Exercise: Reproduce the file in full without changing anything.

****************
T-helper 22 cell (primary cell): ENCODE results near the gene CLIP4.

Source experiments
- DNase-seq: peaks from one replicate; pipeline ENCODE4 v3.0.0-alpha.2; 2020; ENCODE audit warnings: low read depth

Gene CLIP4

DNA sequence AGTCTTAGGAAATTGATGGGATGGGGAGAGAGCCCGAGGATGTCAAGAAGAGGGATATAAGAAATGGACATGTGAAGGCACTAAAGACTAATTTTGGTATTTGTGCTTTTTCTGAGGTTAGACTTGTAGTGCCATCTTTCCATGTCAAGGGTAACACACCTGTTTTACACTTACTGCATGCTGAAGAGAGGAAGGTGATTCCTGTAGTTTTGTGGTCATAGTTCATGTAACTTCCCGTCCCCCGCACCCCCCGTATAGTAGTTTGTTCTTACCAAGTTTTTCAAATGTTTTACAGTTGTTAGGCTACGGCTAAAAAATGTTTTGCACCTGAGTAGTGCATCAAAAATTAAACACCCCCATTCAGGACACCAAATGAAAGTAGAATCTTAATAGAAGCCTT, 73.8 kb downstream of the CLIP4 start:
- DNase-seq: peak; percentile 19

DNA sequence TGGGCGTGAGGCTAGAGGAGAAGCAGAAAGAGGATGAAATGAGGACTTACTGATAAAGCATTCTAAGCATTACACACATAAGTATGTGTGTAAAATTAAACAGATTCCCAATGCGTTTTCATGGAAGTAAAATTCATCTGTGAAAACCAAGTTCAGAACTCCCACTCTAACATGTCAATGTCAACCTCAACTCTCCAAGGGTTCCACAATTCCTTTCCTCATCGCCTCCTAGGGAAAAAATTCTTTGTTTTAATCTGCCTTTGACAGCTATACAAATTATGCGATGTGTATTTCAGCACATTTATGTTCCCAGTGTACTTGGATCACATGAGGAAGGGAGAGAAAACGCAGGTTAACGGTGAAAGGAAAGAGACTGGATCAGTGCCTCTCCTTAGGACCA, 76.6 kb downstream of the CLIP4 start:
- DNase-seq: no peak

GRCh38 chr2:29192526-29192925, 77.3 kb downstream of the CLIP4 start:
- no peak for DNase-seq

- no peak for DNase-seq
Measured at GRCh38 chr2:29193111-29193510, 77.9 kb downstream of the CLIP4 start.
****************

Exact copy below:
T-helper 22 cell (primary cell): ENCODE results near the gene CLIP4.

Source experiments
- DNase-seq: peaks from one replicate; pipeline ENCODE4 v3.0.0-alpha.2; 2020; ENCODE audit warnings: low read depth

Gene CLIP4

DNA sequence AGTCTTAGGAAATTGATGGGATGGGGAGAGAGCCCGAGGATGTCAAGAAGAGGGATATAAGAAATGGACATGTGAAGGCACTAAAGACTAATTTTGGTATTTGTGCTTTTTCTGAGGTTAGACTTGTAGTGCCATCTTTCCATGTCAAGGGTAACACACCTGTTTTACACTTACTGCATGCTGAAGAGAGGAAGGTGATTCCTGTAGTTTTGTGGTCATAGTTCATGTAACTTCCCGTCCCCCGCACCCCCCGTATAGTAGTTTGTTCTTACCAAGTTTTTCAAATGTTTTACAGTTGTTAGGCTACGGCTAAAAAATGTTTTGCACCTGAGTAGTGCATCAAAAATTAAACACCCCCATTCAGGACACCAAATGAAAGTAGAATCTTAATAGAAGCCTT, 73.8 kb downstream of the CLIP4 start:
- DNase-seq: peak; percentile 19

DNA sequence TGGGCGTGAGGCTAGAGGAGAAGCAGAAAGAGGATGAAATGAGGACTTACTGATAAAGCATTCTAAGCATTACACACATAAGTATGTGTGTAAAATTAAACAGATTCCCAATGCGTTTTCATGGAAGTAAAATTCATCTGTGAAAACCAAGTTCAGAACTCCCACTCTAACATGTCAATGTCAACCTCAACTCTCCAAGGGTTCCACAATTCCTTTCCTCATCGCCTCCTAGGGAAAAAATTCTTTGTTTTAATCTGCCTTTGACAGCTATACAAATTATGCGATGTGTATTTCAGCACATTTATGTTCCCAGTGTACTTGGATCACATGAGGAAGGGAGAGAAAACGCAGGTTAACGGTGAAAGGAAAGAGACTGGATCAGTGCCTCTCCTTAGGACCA, 76.6 kb downstream of the CLIP4 start:
- DNase-seq: no peak

GRCh38 chr2:29192526-29192925, 77.3 kb downstream of the CLIP4 start:
- no peak for DNase-seq

- no peak for DNase-seq
Measured at GRCh38 chr2:29193111-29193510, 77.9 kb downstream of the CLIP4 start.